The Mediterranean – what does it mean to you? Cradle of Greco-Roman civilisation, prototypical holiday destination, polluted pool of sun-burned depravity? Whatever, the chances are that the name of the sea itself lifts the spirits, as even the thronged Costas, with their promise of egg, chips and lager in the sun, offer escape to the promise that Matisse characterised in the title of his painting, Luxe, Calme et Volupte. Certainly the Mediterranean has long been a kind of mirage to the colder British, at least since Lord Byron (our first celebrity) went to Greece, Turkey, Malta and Sardinia in search of the beaches of the ancient Gods. It’s a short leap from there to thong-and-breezer hot-zones of Faliraki.
The assorted facts and fantasies about the Med are explored in Mediterranean: Between Reality and Utopia, at the Photographers’ Gallery. This group show is the kind of baggy theme that could come adrift, but the unifying force of the Mediterranean is strong enough for the show to crystallise as a multifaceted view of the sea. The show’s curator, Lisa Le Feuvre, claims that the Mediterranean is a ‘kind of projection’, and while you could extend that idea to a lot of high-traffic tourist destinations, there remains something about the Med that remains the most archetypal of real-life Eldorados. Small wonder that so many of us want to live there: indeed, Marc Rader’s photographs of Majorca show shimmering new developments that look all-too computer-generated: do they really exist?
These days, the once-simple pleasures of beach leisure are as likely to be associated with cancer and decadence, as evinced by author JG Ballard, who uses the French and Spanish rivieras as soulless backdrops. This spirit is illustrated by Eric Fischl’s photographs of St Tropez, which show lobster bodies on loungers, displaying the same toxic eroticism of his paintings. To find the Med’s real allure, we have to go back to pre-war photographs by Jacques-Henri Lartigue of the French Riviera: an entirely different place to Fischl’s malignant beach trap. August Sander also made a series of pictures of Sardinia in 1927, showing an undeveloped society with a troglodytic community.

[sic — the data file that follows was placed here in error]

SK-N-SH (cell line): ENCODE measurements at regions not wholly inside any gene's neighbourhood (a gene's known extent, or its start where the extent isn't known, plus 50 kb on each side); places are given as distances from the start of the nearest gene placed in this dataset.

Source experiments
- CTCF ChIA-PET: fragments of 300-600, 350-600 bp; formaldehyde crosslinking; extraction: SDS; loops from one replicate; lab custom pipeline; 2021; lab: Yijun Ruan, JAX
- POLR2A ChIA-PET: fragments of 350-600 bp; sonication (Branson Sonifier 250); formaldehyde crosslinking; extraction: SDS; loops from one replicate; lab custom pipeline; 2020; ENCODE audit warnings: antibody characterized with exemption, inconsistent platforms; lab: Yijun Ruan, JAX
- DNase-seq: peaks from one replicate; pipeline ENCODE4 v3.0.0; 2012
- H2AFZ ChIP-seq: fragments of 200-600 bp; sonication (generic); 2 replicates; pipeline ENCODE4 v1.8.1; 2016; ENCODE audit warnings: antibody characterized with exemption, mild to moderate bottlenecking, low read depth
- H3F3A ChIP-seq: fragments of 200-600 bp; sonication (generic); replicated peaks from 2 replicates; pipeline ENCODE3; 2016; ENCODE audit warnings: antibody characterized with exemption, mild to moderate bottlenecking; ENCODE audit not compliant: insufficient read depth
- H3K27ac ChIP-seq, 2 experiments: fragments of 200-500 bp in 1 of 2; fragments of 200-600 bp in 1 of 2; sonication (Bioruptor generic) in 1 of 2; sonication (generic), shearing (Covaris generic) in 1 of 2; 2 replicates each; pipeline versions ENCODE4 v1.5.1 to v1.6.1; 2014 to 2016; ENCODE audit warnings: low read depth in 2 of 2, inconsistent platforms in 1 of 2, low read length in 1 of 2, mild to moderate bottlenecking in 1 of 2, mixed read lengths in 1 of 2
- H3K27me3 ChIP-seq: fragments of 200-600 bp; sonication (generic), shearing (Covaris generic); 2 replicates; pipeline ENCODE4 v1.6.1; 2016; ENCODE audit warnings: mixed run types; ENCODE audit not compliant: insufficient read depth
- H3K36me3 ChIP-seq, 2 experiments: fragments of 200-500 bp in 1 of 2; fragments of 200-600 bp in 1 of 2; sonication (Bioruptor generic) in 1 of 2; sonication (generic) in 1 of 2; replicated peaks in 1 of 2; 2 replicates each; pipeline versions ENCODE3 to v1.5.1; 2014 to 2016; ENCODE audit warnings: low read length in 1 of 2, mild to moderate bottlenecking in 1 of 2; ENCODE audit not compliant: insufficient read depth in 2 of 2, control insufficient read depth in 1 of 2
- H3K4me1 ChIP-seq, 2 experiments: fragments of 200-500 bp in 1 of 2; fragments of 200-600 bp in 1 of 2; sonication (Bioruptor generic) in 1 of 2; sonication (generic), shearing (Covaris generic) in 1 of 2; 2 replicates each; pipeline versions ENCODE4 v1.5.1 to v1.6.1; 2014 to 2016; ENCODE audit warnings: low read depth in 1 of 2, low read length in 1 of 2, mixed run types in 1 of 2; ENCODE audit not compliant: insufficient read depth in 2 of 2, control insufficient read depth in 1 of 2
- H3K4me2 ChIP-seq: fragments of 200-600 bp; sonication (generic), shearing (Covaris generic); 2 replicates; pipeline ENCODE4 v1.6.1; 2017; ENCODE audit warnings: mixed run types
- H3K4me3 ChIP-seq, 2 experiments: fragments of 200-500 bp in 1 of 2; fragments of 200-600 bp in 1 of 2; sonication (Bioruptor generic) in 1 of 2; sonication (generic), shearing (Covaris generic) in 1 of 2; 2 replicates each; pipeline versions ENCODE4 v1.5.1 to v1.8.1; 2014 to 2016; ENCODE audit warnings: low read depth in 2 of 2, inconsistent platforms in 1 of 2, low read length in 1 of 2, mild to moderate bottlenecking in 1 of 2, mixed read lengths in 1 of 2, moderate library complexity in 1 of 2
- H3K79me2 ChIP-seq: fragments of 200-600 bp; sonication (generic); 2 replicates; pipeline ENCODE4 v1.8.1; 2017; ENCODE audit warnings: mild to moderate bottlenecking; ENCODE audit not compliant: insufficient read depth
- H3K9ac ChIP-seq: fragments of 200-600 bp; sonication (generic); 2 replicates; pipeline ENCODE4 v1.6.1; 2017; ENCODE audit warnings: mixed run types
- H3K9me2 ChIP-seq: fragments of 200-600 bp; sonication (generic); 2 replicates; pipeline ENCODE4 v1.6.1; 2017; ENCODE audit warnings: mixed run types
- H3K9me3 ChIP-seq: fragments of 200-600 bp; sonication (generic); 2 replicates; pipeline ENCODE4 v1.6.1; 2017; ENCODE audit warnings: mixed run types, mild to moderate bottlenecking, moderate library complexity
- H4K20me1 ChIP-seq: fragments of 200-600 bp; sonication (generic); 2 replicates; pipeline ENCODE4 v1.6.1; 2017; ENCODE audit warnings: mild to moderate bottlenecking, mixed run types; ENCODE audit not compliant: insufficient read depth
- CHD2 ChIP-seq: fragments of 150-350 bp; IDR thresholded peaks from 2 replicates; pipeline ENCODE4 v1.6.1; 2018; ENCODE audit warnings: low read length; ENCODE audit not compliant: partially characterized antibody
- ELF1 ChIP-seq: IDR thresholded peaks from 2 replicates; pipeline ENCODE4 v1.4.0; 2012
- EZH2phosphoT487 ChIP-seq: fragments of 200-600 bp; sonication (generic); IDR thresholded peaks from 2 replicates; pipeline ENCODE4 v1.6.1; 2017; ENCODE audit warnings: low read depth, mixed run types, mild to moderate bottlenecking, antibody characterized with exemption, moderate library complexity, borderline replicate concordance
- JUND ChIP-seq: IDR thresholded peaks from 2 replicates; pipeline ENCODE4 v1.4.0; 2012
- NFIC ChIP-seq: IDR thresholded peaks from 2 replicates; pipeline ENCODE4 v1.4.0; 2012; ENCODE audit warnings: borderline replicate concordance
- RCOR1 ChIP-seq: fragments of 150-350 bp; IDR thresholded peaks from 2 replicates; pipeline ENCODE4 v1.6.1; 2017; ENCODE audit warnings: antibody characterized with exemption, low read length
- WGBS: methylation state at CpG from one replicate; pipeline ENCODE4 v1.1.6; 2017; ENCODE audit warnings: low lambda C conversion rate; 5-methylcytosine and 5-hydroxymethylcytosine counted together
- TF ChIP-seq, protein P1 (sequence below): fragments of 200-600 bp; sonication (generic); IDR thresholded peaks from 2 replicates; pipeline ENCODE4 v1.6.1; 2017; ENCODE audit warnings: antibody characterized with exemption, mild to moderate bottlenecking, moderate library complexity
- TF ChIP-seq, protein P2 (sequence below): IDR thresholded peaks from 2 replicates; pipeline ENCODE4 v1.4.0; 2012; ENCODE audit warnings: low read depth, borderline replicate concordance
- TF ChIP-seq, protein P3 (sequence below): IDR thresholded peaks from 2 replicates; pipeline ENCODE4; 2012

Against this, tourism rhetoric had it that such places have been ‘spoiled’. But the Med’s beauty is durable. Julie Ganzin returns to locations depicted by early photographers to explore ‘generic landscapes’, a slightly contrived idea, but one that yields postcard-like views of the Med, as do Erik Kessels’ found photographs, which show an unknown woman posed at beauty spots.
However, tourism isn’t the only industry in the Med. For instance, Gabriele Basilico’s brooding images of Palermo and Beirut offer an industrial view of the sea at odds with the leisure activity with which most of us associate it. Then there are Ad Van Denderen’s pictures of Moroccan immigrants in Spain, and a creepy punter’s-eye view of a prostitute in Naples in a rearview mirror. The Mediterranean – or its northern shores – offers opportunity to Africa, an interminable hinterland that starts at the ocean’s southern shores. Literally and socio-economically, there are two sides to the Mediterranean Sea.
Mediterranean: Between Reality and Utopia runs from 13 August to 3 October at The Photographers’ Gallery, 5 and 8 Great Newport Street, London WC2